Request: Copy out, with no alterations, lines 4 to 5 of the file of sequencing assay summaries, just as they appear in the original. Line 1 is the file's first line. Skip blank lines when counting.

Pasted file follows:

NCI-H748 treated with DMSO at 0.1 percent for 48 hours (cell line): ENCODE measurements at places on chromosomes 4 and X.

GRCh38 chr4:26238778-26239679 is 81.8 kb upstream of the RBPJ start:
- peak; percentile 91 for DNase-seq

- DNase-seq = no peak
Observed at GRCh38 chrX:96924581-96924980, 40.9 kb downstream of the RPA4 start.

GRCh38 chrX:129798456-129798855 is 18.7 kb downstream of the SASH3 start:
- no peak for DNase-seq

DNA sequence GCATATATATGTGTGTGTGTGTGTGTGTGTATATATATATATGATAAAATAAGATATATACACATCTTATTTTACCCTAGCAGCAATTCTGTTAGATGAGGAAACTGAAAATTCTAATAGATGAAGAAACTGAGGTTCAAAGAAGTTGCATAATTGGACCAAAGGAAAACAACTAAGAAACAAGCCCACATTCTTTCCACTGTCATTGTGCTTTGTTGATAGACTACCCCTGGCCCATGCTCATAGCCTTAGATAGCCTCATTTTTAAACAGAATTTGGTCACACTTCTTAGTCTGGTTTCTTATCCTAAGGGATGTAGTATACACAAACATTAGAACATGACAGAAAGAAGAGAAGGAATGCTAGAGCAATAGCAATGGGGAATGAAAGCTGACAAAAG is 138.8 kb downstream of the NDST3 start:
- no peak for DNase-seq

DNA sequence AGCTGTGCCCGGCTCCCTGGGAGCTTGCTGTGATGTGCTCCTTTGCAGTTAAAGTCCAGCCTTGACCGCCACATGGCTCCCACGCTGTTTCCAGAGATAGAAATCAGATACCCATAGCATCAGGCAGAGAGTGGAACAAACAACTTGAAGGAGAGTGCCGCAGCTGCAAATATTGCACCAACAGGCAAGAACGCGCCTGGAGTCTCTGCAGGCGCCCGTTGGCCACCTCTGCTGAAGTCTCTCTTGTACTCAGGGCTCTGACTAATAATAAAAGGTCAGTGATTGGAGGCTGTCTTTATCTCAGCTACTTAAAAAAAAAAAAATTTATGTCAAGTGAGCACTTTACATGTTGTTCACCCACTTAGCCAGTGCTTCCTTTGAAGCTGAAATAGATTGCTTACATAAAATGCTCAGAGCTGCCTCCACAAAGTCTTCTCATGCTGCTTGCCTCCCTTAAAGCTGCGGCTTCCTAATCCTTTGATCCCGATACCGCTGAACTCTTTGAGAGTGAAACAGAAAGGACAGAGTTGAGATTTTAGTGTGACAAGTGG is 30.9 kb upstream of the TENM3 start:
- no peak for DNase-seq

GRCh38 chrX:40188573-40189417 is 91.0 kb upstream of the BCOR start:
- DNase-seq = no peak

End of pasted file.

- DNase-seq = no peak
Observed at GRCh38 chrX:96924581-96924980, 40.9 kb downstream of the RPA4 start.